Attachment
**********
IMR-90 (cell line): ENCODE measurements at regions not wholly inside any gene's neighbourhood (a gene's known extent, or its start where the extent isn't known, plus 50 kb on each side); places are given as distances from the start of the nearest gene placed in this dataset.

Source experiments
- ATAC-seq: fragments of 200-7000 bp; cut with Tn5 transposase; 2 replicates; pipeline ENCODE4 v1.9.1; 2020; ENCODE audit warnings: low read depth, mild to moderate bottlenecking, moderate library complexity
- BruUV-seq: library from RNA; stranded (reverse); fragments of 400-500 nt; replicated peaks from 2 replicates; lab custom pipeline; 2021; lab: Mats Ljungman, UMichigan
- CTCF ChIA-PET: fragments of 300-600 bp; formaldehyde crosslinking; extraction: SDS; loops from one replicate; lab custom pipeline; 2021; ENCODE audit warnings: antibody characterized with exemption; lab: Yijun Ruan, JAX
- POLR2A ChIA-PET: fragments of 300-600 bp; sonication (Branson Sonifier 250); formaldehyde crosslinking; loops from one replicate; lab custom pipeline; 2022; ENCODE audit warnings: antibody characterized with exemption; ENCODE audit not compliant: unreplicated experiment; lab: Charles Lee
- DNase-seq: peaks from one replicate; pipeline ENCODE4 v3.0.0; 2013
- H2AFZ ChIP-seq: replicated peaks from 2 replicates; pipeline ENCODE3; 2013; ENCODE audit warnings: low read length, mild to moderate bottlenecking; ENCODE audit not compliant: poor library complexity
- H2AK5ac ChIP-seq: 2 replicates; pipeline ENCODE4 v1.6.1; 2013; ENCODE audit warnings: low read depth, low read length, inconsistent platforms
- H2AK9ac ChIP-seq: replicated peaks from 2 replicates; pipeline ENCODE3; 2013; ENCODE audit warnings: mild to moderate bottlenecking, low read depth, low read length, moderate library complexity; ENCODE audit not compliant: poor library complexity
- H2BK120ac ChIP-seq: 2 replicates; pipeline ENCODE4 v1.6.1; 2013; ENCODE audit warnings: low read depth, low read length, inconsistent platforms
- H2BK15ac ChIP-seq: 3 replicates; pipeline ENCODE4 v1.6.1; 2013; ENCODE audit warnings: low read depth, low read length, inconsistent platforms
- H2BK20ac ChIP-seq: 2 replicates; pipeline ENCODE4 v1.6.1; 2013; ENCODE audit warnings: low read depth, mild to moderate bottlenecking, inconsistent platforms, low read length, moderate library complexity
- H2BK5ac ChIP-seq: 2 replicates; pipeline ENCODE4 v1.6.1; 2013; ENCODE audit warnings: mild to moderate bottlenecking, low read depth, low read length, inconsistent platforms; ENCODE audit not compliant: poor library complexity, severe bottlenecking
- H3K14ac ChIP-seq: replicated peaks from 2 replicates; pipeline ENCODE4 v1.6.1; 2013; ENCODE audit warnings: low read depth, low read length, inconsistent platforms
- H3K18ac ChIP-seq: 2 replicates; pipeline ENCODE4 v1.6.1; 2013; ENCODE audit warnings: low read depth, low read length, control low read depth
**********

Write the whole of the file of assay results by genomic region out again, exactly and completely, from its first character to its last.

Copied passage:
IMR-90 (cell line): ENCODE measurements at regions not wholly inside any gene's neighbourhood (a gene's known extent, or its start where the extent isn't known, plus 50 kb on each side); places are given as distances from the start of the nearest gene placed in this dataset.

Source experiments
- ATAC-seq: fragments of 200-7000 bp; cut with Tn5 transposase; 2 replicates; pipeline ENCODE4 v1.9.1; 2020; ENCODE audit warnings: low read depth, mild to moderate bottlenecking, moderate library complexity
- BruUV-seq: library from RNA; stranded (reverse); fragments of 400-500 nt; replicated peaks from 2 replicates; lab custom pipeline; 2021; lab: Mats Ljungman, UMichigan
- CTCF ChIA-PET: fragments of 300-600 bp; formaldehyde crosslinking; extraction: SDS; loops from one replicate; lab custom pipeline; 2021; ENCODE audit warnings: antibody characterized with exemption; lab: Yijun Ruan, JAX
- POLR2A ChIA-PET: fragments of 300-600 bp; sonication (Branson Sonifier 250); formaldehyde crosslinking; loops from one replicate; lab custom pipeline; 2022; ENCODE audit warnings: antibody characterized with exemption; ENCODE audit not compliant: unreplicated experiment; lab: Charles Lee
- DNase-seq: peaks from one replicate; pipeline ENCODE4 v3.0.0; 2013
- H2AFZ ChIP-seq: replicated peaks from 2 replicates; pipeline ENCODE3; 2013; ENCODE audit warnings: low read length, mild to moderate bottlenecking; ENCODE audit not compliant: poor library complexity
- H2AK5ac ChIP-seq: 2 replicates; pipeline ENCODE4 v1.6.1; 2013; ENCODE audit warnings: low read depth, low read length, inconsistent platforms
- H2AK9ac ChIP-seq: replicated peaks from 2 replicates; pipeline ENCODE3; 2013; ENCODE audit warnings: mild to moderate bottlenecking, low read depth, low read length, moderate library complexity; ENCODE audit not compliant: poor library complexity
- H2BK120ac ChIP-seq: 2 replicates; pipeline ENCODE4 v1.6.1; 2013; ENCODE audit warnings: low read depth, low read length, inconsistent platforms
- H2BK15ac ChIP-seq: 3 replicates; pipeline ENCODE4 v1.6.1; 2013; ENCODE audit warnings: low read depth, low read length, inconsistent platforms
- H2BK20ac ChIP-seq: 2 replicates; pipeline ENCODE4 v1.6.1; 2013; ENCODE audit warnings: low read depth, mild to moderate bottlenecking, inconsistent platforms, low read length, moderate library complexity
- H2BK5ac ChIP-seq: 2 replicates; pipeline ENCODE4 v1.6.1; 2013; ENCODE audit warnings: mild to moderate bottlenecking, low read depth, low read length, inconsistent platforms; ENCODE audit not compliant: poor library complexity, severe bottlenecking
- H3K14ac ChIP-seq: replicated peaks from 2 replicates; pipeline ENCODE4 v1.6.1; 2013; ENCODE audit warnings: low read depth, low read length, inconsistent platforms
- H3K18ac ChIP-seq: 2 replicates; pipeline ENCODE4 v1.6.1; 2013; ENCODE audit warnings: low read depth, low read length, control low read depth